27. 22. Gothic and the child reader II: 1850-present, Chloe Buckley
  28. 23. Gothic sensations, 1850-1880, Franz J. Potter
  29. 24. Young Adults and the contemporary Gothic, Hannah Priest
  30. 25. The earliest parodies of Gothic literature, Douglass H. Thomson
  31. 26. Figuring the author in modern Gothic writing, Neil McRobert
  32. 27. Gothic and question of theory, 1900-Present, Scott Brewster
  33. Part 4. Gothic Spectacle
  34. 28. Gothic and eighteenth-century visual art, Martin Myrone
  35. 29. Gothic visuality in the nineteenth century, Elizabeth McCarthy
  36. 30. Gothic theatre, 1765-present, Diego Saglia
  37. 31. Ghosts, monsters and spirits, 1840-1900, Alexandra Warwick
  38. 32.
  39. Gothic horror film from The Haunted Castle (1896) to Psycho (1960), James Morgart
  40. 33. Gothic horror film, 1960-present, Xavier Aldana Reyes
  41. 34. Southeast Asian Gothic cinema, Collete Balmain
  42. 35. Defining a Gothic aesthetic in modern and contemporary visual art, Gilda Williams
  43. 5. Contemporary Impulses
  44. 36. Sonic Gothic, Isabella van Elferen
  45. 37. Gothic
  46. lifestyle, Catherine Spooner
  47. 38. Gothic and survival horror videogames, Ewan Kirkland
  48. 39. Rewriting the canon in contemporary Gothic, Joanne Watkiss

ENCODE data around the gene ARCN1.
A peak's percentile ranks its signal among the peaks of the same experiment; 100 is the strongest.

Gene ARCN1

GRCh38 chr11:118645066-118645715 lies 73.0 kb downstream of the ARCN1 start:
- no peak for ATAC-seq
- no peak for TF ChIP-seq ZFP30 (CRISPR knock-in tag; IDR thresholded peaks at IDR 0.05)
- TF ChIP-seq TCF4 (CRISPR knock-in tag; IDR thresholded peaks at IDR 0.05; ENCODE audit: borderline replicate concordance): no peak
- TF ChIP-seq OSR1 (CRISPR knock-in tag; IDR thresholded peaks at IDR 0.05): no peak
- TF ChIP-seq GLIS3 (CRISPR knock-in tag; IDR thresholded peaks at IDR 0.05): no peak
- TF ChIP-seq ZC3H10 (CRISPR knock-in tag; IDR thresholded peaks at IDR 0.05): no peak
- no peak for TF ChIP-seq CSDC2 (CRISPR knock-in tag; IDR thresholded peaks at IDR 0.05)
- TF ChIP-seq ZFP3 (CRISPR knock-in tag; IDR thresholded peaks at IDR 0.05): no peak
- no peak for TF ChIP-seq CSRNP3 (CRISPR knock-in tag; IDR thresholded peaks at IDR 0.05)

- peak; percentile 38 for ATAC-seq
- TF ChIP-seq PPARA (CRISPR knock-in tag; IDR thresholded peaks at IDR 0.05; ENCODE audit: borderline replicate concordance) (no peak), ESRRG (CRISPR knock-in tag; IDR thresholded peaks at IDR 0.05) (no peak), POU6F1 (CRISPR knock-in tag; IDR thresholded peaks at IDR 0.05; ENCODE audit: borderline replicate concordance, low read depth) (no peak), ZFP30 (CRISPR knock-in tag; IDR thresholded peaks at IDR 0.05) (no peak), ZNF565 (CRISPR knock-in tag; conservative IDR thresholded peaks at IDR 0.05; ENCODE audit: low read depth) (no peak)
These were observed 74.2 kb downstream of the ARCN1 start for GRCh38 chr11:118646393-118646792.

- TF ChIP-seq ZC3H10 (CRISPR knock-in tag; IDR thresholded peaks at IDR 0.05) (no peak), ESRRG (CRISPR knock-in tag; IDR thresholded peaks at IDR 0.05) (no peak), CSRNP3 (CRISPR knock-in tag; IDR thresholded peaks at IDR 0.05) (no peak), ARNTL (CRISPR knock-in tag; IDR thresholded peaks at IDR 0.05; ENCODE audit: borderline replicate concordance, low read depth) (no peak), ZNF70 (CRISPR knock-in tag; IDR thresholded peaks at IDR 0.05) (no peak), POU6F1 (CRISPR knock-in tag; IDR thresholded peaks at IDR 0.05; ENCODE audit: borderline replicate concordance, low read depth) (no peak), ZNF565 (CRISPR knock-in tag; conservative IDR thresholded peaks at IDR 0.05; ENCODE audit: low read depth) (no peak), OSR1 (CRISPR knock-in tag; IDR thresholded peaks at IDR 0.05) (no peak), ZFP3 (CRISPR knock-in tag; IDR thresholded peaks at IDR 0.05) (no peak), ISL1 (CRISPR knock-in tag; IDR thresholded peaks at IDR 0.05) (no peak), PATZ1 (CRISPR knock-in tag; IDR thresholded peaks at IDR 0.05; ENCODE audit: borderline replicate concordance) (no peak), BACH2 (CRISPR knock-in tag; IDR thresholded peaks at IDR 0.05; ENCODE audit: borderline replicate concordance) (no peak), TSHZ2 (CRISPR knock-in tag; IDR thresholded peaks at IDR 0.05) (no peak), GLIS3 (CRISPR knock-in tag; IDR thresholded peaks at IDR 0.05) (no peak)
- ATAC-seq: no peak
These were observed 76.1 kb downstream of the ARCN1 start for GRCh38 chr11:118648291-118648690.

49. 40. Gothic tourism, Emma McEvoy
  50. 41. Gothic on the small screen, Brigid Cherry
  51. 42. Post-millenial mosters: monstrosity-no-more, Fred Botting
  52. Index

Author note

Glennis Byronis Professor of English at the University of Stirling, Scotland. With Dale Townshend, she co-runs the MLitt in The Gothic Imagination and the Gothic Imagination website. She was the principal investigator for the AHRC funded Global Gothic network. Globalgothic is forthcoming from Manchester University Press in 2012.

Dale Townshendis Lecturer in Gothic and Romantic Literature at the University of Stirling, Scotland, where he co-runs, with Glennis Byron, the MLitt in The Gothic Imagination. 


"As of now, this collection is the most inclusive, up-to-date scholarly work on the gothic, taking it beyond the literature. If one buys only one book on the subject, it should be this one. Summing Up: Essential."CHOICE, July 2014

"The list of contributors is a veritable Who's Who in Gothic Scholarship. I have no doubt that this work will become the definitive standard by which all other books on the Gothic are measured. The pervasive scope, the erudite yet accessible prose, and the diverse viewpoints all add up to overall excellence. Highly recommended." G. Todd Davis, Chair and Associate Professor of English, Kentucky State University, US